No matter the upgrades available, though, they don’t change the core essence of the game. This is both positively- and negatively-connotative; great in the idea that the Special mode doesn’t change how the game mechanically plays — that’s what we love about After Burner — but not so swell in that the controls here are not meant for anything but a flight stick attached to an enormous, all-encompassing arcade cabinet. So instead of the satisfying response of a stick to one’s barrel roll, we are given a jet that controls more like a tank than a nimble, flying beast. Using the default setup, it’s far too easy to barrel roll into a barrage of missiles when trying to simply dodge right or left. Mix this in with some oddly-mapped commands and sometimes 3D After Burner II feels like a test in finger contortion.

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Thankfully there’s the option to change around the control scheme, helping correct some of this issue. But alas, the 3DS can’t grow a flight yoke and subsequently can’t capture the original’s game overall magic. And when considering how fast and chaotic the action on-screen can be, being able to mitigate stress through intuitive controls would have been much appreciated. That’s not to say it doesn’t try to be the 1987 classic though, because it does feature the opportunity to unlock in-game arcade cabinets that mimic the real-life thing. This feature in and of itself is embedded in nostalgia for those that were alive and able to make it to the local arcade parlor to be subjected to After Burner II in its time of glory. It also helps things feel as close to the arcade experience as one can get via anything other than the true representation. This is particularly true in the fact that players can choose arcade cabinets in-game that resemble their real-world counterparts in an attempt to evoke the same emotion that the giant arcade setup did all those years ago. It doesn’t succeed completely, but it’s pretty neat to have them recreated all the same.

The untouched mechanics complement the new extras well, too. After all, the Special mode isn’t the only addition here; the OST, while fully intact, has been made whole with tracks that were recorded for the original game but never made the final cut. Hearing these never-before-released songs feels special, especially because it’s like we’re getting to re-experience the late 80s for the first-time all over again. That’s not something that happens often. So to incorporate them in this manner makes this re-release not feel like an unneeded cash-in, rather a necessary supplement to the initial game, ultimately completing and rounding things out. It’s like a puzzle that lay incomplete for almost three decades has finally had its last piece placed. And that’s kind of a big deal. The 3D effect, as expected or at least hoped for, is well-implemented to boot. Unfortunately, given how frenetic the gameplay is, we found trying to dodge in and out of enemy fire too intense to keep the 3DS in the ideal position to see the new effect without it getting in the way. Meaning to say, while integrated effectively, it just wasn’t applicable to play with the slider cranked up for more than a few minutes just to say we did it.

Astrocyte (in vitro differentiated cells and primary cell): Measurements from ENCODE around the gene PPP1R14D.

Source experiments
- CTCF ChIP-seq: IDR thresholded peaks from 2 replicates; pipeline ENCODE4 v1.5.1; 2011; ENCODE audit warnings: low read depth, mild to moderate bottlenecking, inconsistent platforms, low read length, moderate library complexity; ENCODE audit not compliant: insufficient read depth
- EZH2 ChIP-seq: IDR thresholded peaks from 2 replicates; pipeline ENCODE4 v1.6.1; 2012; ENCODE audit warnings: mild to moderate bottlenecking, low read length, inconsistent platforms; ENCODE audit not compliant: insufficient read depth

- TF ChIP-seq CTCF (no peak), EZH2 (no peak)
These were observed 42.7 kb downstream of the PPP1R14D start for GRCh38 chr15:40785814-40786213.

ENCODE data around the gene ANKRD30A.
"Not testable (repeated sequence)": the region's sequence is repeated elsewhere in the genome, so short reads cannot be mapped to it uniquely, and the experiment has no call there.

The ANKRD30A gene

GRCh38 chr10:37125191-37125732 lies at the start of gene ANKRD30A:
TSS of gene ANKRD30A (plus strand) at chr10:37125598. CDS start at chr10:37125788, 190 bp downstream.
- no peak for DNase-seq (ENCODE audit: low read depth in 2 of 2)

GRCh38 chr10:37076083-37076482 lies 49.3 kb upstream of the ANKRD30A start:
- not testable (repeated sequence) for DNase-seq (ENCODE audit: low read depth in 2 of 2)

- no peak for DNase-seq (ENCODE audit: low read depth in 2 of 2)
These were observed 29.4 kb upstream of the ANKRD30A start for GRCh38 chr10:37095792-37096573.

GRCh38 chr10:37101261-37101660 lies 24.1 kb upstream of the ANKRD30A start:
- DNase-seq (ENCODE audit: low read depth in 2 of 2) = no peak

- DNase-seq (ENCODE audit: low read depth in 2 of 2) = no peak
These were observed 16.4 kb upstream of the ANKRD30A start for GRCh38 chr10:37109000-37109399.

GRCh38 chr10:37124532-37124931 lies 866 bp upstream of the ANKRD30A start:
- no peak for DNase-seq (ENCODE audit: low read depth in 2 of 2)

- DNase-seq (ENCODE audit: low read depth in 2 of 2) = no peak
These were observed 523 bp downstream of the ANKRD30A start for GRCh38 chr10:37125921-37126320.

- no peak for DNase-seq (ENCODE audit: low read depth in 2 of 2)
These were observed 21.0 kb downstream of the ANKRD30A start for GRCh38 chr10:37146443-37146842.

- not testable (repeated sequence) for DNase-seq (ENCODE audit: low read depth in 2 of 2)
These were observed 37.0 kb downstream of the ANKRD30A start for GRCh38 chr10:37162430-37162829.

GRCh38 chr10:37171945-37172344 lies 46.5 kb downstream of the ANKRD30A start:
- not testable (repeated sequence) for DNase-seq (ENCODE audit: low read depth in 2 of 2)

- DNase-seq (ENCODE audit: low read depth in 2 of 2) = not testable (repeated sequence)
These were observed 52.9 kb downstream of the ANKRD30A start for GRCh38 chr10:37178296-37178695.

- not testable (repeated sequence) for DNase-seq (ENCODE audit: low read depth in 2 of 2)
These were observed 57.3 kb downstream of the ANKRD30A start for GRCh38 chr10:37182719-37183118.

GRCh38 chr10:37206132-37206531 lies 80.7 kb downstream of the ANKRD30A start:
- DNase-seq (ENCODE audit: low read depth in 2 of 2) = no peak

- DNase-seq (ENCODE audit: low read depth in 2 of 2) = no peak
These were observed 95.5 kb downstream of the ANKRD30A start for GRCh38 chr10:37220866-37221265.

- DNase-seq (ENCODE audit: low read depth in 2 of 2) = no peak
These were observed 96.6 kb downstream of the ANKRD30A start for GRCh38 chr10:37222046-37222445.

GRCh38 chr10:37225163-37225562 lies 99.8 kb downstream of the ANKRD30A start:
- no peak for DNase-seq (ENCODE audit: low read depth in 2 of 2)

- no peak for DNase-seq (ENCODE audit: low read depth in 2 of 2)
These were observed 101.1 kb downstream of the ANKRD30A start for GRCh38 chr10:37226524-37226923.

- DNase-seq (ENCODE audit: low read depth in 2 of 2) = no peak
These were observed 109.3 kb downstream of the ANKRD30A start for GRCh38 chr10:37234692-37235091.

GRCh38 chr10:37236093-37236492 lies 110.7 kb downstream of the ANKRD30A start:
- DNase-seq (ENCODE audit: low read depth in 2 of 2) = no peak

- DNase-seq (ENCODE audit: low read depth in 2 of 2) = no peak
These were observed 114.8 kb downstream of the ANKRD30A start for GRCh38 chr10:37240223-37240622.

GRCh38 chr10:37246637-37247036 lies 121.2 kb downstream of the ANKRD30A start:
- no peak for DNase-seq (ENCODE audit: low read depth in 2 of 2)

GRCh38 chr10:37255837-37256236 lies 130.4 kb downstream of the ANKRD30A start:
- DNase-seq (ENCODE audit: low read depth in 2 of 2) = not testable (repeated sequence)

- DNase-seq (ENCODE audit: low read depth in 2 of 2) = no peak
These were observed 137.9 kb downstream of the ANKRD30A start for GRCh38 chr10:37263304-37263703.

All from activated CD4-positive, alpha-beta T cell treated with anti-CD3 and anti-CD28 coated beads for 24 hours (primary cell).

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Closing Comments
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3D After Burner II is a game we didn’t know we wanted. Only after taking the plunge did we realize what a great time-sink it can be. Whether you have a minute or an hour, there’s something to accomplish in this portable adaptation of the much adored arcade classic. Its take-no-prisoners difficulty can now be toned down for greater accessibility, it features a brand new gameplay mode that manages to outshine the original one included and the never-before-released tracks on the OST make this more than a cheap cash-in on nostalgia. That being said, it has its issues, primarily the inherent hectic nature of the gameplay happening on a small screen, control hiccups and an overall lack of content. But by and large, this feels like After Burner II as it was meant to be. It may not be as dynamic as the actual arcade, but it comes about as close as one can get to emulating the actual experience. Score-chasers, 16-bit enthusiasts, arcade-game aficionados and Sega addicts all need apply for this one; anyone outside of those groups may not get as much from it, but even still there’s fun to be had.